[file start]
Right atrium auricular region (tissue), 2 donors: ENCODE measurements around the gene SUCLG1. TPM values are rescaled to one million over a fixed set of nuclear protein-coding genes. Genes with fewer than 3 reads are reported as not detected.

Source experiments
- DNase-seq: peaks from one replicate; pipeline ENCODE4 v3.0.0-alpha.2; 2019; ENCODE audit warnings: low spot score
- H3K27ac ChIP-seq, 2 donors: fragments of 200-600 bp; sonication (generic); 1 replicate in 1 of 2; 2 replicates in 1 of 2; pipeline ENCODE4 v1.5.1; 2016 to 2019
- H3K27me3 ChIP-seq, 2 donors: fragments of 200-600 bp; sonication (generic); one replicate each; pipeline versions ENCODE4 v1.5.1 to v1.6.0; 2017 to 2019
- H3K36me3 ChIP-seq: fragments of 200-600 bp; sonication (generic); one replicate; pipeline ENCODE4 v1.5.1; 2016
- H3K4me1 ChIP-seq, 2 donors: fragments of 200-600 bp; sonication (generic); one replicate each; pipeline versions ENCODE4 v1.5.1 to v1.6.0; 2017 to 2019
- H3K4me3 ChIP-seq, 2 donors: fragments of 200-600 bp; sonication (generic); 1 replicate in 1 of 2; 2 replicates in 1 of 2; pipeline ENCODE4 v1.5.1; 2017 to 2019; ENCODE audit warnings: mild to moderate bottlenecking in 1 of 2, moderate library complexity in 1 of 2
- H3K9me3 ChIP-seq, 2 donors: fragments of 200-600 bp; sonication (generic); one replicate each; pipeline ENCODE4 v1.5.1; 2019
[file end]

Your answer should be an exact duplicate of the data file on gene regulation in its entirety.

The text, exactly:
Right atrium auricular region (tissue), 2 donors: ENCODE measurements around the gene SUCLG1. TPM values are rescaled to one million over a fixed set of nuclear protein-coding genes. Genes with fewer than 3 reads are reported as not detected.

Source experiments
- DNase-seq: peaks from one replicate; pipeline ENCODE4 v3.0.0-alpha.2; 2019; ENCODE audit warnings: low spot score
- H3K27ac ChIP-seq, 2 donors: fragments of 200-600 bp; sonication (generic); 1 replicate in 1 of 2; 2 replicates in 1 of 2; pipeline ENCODE4 v1.5.1; 2016 to 2019
- H3K27me3 ChIP-seq, 2 donors: fragments of 200-600 bp; sonication (generic); one replicate each; pipeline versions ENCODE4 v1.5.1 to v1.6.0; 2017 to 2019
- H3K36me3 ChIP-seq: fragments of 200-600 bp; sonication (generic); one replicate; pipeline ENCODE4 v1.5.1; 2016
- H3K4me1 ChIP-seq, 2 donors: fragments of 200-600 bp; sonication (generic); one replicate each; pipeline versions ENCODE4 v1.5.1 to v1.6.0; 2017 to 2019
- H3K4me3 ChIP-seq, 2 donors: fragments of 200-600 bp; sonication (generic); 1 replicate in 1 of 2; 2 replicates in 1 of 2; pipeline ENCODE4 v1.5.1; 2017 to 2019; ENCODE audit warnings: mild to moderate bottlenecking in 1 of 2, moderate library complexity in 1 of 2
- H3K9me3 ChIP-seq, 2 donors: fragments of 200-600 bp; sonication (generic); one replicate each; pipeline ENCODE4 v1.5.1; 2019